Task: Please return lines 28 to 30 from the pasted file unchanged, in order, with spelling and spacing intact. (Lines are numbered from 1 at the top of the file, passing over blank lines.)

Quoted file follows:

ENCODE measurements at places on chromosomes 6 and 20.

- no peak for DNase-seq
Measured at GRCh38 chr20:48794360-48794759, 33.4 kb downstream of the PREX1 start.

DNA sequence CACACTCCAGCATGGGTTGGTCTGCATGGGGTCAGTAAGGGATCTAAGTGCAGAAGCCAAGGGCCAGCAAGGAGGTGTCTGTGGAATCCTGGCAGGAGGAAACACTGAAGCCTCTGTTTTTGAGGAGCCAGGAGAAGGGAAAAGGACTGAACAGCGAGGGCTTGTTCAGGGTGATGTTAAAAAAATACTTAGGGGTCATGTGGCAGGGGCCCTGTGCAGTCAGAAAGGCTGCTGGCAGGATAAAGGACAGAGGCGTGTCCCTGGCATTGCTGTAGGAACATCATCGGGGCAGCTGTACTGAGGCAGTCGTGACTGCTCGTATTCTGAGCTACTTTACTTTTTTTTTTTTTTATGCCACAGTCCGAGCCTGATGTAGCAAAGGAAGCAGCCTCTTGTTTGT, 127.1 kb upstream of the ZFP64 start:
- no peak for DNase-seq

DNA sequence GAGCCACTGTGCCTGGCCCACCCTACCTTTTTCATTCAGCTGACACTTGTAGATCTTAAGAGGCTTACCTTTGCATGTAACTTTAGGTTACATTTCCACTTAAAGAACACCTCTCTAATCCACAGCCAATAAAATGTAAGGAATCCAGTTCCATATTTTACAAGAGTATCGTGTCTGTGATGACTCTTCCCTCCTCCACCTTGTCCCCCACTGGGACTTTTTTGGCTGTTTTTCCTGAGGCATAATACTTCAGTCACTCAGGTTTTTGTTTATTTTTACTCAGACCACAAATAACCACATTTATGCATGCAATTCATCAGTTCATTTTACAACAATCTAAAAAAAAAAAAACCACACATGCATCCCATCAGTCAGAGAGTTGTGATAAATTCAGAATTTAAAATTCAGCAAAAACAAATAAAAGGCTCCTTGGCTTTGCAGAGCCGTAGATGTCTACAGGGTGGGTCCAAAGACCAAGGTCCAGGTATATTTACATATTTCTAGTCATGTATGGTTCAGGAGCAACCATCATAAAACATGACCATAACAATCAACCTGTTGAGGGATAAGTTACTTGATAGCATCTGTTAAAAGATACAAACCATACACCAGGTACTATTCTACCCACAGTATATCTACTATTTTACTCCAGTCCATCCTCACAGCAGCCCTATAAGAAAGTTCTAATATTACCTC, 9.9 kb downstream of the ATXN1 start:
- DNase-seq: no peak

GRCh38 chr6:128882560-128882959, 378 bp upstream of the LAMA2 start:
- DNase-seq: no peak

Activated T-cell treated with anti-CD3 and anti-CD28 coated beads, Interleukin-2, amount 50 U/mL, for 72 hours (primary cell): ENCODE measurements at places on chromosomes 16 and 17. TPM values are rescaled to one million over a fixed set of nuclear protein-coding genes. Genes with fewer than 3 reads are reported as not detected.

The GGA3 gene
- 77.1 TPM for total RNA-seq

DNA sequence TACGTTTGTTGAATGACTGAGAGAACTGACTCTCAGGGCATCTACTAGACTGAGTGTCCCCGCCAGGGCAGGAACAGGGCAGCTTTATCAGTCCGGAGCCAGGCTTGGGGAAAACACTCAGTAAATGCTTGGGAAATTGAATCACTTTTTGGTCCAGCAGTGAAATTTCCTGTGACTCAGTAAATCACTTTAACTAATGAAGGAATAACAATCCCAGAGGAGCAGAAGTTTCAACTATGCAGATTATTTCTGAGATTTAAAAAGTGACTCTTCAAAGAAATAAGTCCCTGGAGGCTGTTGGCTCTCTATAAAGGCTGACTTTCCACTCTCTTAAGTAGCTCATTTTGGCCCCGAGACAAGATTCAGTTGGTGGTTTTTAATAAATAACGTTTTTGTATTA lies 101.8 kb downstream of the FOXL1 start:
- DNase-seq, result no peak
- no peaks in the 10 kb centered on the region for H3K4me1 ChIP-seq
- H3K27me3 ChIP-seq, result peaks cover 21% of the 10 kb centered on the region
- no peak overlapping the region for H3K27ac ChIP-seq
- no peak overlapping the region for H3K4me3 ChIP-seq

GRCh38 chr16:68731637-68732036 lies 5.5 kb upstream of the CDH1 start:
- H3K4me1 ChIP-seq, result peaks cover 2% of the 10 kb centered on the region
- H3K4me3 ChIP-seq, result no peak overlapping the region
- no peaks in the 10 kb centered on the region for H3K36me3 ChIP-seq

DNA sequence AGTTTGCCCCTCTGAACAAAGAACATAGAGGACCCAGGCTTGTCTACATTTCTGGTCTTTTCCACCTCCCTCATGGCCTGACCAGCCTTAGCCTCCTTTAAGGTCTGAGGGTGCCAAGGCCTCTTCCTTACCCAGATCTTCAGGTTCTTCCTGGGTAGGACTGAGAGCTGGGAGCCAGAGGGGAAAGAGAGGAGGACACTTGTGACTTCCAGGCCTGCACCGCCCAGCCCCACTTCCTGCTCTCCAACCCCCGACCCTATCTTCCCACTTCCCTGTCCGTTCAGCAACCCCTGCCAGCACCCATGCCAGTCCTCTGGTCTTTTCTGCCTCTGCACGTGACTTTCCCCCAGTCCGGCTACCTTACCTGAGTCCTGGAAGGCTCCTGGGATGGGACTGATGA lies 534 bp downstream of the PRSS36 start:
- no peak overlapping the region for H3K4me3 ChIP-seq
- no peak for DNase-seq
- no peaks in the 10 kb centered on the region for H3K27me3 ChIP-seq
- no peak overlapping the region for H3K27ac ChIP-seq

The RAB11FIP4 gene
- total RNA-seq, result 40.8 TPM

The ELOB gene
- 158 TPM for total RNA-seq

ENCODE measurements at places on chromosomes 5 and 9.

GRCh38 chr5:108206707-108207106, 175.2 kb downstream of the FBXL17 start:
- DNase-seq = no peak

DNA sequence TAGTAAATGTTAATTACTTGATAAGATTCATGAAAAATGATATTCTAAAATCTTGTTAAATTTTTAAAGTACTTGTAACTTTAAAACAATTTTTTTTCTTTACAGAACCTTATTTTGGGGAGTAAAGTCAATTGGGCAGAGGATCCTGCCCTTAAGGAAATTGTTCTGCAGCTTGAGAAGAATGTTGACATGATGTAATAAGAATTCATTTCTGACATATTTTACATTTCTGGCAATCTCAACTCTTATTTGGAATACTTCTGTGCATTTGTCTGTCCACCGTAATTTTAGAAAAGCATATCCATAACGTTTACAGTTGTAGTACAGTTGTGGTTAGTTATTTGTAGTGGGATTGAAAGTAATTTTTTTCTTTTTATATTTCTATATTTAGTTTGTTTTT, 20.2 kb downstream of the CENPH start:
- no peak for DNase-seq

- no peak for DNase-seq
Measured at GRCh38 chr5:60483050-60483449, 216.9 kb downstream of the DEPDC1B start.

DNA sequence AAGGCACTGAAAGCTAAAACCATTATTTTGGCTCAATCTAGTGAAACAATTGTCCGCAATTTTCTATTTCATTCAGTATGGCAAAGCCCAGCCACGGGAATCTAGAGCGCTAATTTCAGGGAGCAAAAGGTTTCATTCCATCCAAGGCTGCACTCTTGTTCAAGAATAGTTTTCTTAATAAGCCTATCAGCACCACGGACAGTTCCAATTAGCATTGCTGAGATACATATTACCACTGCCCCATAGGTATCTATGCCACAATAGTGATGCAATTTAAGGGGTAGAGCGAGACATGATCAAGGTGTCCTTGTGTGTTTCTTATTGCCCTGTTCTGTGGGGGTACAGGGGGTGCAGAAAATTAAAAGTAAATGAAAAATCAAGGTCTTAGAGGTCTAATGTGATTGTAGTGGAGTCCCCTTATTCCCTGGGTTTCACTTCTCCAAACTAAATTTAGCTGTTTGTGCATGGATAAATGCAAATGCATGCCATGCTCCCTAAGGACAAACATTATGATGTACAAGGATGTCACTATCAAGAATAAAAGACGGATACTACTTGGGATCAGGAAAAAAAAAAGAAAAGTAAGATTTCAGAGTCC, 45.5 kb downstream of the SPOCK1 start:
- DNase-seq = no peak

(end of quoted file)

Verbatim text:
The RAB11FIP4 gene
- total RNA-seq, result 40.8 TPM

The ELOB gene